Quipqiup - cryptoquip and cryptogram solver. How the NSA can break trillions of encrypted Web and VPN connections. For years, privacy advocates have pushed developers of websites, virtual private network apps, and other cryptographic software to adopt the Diffie-Hellman cryptographic key exchange as a defense against surveillance from the US National Security Agency and other state-sponsored spies.
Now, researchers are renewing their warning that a serious flaw in the way the key exchange is implemented is allowing the NSA to break and eavesdrop on trillions of encrypted connections. The cost for adversaries is by no means modest. #20 FBI Seeks Backdoors in New Communications Technology – Top 25 of 2014 – 2015. Responding to announcements by Apple and Google that they would make customers’ smartphone and computer data more secure, in October 2014 the Federal Bureau of Investigation’s director James Comey announced that the Bureau was seeking to enlarge its data collection capabilities to include direct access to cell phones, tablets, and computers through an expansion of the 1994 Communications Assistance for Law Enforcement Act (CALEA).
Comey told an audience at the Brookings Institution that expanding surveillance was in the interest of “public safety” to protect the nation against “potential terrorist threats.” According to the FBI director, “Unfortunately, the law hasn’t kept pace with technology, and this disconnect has created a significant public-safety problem.” Specifically, Comey called on Congress to update CALEA to mandate all software and hardware providers to build interception methods into their products and services. TrueCrypt, the final release, archive Yes . . .
TrueCrypt is still safe to use. Google is generating a false-positive alert Recent attempts to download the TrueCrypt files here, using Chrome or Firefox (Mozilla uses Google's technology), have been generating false-positive malware infection warnings. They must be false-positives because no change has been made to the files since this page was put up nearly a year ago (May 29th, 2014) and many people have confirmed that the downloaded binaries have not changed and that their cryptographic hashes still match.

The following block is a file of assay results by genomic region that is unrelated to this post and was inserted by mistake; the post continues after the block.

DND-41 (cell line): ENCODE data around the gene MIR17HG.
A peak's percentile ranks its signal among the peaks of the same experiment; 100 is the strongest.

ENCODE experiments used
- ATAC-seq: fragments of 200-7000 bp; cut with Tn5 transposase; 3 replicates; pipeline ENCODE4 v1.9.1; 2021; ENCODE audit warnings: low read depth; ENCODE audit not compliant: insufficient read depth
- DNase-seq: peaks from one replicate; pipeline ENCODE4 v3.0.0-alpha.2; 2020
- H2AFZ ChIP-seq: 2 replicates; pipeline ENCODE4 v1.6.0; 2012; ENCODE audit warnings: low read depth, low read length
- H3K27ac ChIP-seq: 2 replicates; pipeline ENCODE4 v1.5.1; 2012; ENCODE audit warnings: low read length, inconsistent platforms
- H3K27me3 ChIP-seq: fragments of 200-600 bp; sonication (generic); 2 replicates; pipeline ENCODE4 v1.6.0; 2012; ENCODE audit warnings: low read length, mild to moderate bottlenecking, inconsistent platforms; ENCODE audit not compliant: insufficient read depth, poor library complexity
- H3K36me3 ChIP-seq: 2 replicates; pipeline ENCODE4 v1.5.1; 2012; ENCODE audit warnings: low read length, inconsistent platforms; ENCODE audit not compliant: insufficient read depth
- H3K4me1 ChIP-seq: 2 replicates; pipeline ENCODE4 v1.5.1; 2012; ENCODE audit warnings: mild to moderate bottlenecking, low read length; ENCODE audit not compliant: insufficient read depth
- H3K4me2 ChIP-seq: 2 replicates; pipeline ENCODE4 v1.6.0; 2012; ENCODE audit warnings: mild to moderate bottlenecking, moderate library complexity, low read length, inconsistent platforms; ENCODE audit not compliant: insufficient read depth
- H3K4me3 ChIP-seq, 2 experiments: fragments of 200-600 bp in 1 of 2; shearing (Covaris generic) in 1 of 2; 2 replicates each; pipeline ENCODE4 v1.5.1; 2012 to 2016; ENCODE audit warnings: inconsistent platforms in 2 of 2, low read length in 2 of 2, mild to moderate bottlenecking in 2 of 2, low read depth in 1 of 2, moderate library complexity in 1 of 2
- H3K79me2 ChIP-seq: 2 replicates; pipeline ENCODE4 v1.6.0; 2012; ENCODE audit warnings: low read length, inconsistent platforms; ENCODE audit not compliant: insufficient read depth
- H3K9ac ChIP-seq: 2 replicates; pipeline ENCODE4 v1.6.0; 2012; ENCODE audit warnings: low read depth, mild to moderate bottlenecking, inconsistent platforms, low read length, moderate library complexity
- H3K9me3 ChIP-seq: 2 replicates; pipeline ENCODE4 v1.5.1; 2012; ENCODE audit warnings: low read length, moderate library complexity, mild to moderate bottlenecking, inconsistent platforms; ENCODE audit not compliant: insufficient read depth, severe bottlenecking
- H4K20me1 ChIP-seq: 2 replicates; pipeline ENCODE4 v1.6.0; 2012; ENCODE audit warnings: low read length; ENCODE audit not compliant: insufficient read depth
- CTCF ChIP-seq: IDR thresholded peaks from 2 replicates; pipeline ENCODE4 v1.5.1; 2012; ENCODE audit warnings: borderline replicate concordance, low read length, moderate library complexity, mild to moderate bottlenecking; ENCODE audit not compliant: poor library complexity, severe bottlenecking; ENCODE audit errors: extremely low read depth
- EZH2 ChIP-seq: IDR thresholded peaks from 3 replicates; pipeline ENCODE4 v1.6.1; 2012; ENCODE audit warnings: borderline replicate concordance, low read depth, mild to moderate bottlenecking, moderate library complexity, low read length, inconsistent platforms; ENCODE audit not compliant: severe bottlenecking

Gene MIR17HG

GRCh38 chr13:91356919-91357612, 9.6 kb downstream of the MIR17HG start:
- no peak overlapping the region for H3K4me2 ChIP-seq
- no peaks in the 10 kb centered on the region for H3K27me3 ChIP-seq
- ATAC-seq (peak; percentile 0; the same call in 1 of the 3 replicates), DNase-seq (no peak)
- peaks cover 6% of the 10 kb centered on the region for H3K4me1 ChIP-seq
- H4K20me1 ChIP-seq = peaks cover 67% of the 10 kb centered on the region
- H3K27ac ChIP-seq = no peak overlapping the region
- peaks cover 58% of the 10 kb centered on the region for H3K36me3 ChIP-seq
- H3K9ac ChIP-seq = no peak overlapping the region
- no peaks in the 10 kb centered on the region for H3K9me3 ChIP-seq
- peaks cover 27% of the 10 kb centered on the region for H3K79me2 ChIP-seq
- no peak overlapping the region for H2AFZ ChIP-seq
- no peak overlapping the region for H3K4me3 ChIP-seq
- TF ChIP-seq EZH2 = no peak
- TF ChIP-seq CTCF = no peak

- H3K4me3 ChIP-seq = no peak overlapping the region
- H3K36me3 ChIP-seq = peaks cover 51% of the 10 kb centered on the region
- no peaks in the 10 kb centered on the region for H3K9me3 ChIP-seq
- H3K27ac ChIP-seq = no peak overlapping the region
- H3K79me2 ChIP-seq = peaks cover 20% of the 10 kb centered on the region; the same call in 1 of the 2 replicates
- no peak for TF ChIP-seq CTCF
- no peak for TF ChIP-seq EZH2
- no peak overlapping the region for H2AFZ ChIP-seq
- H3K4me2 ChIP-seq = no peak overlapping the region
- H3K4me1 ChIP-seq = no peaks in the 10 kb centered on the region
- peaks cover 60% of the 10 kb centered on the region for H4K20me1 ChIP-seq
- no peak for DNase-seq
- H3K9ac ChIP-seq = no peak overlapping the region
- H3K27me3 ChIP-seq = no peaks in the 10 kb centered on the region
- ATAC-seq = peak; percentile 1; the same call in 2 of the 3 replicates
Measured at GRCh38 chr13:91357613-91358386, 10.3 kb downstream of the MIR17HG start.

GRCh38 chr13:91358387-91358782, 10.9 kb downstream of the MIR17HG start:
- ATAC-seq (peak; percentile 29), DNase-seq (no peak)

Also, the well-known and respected “VirusTotal” site, which scans files through all virus scanners reports ZERO hits out of 57 separate virus scan tests: VirusTotal scan results. We have no idea where or why Google got the idea that there was anything wrong with these files. NSA can tap into BlackBerry, iOS, and Android systems. The US National Security Agency (NSA) can access data on smart phones using the world’s most popular systems including iOs, Android, and even BlackBerry – which markets itself to be highly secure, according to a new report.
The NSA has tapped into all the leading mobile operating systems to gain access to contact lists, SMS traffic, notes, and users’ current and past locations, Der Spiegel reported, citing internal NSA documents. On the NSA. Let me tell you the story of my tiny brush with the biggest crypto story of the year.
A few weeks ago I received a call from a reporter at ProPublica, asking me background questions about encryption. Meet the new hackers: Johnny Law. By Robert X.
Cringely It seems hackers have attained a new image. Forget scruffy 20-something males carrying backpacks and desperately in need of personal grooming. Think buzz cuts, gray suits, and Brylcreem. As feds and hackers eyed each other warily across the blackjack tables at last week's Black Hat conference, some were apparently busy attacking the Tor anonymity network . Was Secret Backdoor In New Encryption Standard Put There By The NSA? Earlier this year the U.S. government released a new official standard for random-number generators that is likely to be followed by software and hardware developers around the world called NIST Special Publication 800-90, a 130-page document (PDF) containing four different approved techniques called DRBGs, or "Deterministic Random Bit Generators.
" All four are based on existing cryptographic primitives. Ferguson and Shumow raised concerns about the potential backdoor in the Dual_EC_DRBG algorithm which unlike the others, is based on elliptic curves, said to three orders of magnitude slower than the others. Dual_EC_DRBG. Dual Elliptic Curve Deterministic Random Bit Generator (Dual_EC_DRBG) is a claimed cryptographically secure pseudorandom number generator (CSPRNG) standardized by the National Institute of Standards and Technology (NIST), ANSI, and ISO.
Dual_EC_DRBG is based on the elliptic curve discrete logarithm problem (ECDLP) and is one of the four CSPRNGs standardized in NIST SP 800-90A. Members of the ANSI standard group, to which Dual_EC_DRBG was first submitted, were aware of the exact mechanism of the potential backdoor and how to disable it, but did not take sufficient steps to unconditionally disable the backdoor. The general cryptographic community was initially not aware of the potential backdoor, until of Dan Shumow and Niels Ferguson 2007 rediscovery, or of Certicom's Daniel R. L. Brown and Scott Vanstone's 2005 patent application describing the backdoor mechanism.
Timeline Security A security proof was later published for Dual_EC_DRBG by Daniel R.L. 1) Chosen Q Daniel R.